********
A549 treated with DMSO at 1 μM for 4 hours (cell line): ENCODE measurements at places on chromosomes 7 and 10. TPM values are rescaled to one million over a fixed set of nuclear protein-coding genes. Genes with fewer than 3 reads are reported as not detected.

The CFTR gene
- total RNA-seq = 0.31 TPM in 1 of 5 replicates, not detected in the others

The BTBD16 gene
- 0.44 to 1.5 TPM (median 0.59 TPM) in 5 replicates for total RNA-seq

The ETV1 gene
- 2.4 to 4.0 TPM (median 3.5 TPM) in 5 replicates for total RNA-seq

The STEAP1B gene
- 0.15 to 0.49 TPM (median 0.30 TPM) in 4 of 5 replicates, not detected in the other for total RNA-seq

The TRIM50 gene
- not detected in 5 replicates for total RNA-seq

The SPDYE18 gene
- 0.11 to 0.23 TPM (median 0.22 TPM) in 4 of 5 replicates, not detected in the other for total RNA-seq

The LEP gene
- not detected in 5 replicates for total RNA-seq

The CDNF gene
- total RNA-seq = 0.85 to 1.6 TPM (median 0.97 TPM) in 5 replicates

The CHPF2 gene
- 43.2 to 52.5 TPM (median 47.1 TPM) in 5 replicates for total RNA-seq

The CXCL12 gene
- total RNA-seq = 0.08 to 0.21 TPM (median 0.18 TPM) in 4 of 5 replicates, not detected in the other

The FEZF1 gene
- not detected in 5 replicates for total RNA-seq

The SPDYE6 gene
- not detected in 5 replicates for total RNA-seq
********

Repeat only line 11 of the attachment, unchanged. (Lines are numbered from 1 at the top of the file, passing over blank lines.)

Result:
- not detected in 5 replicates for total RNA-seq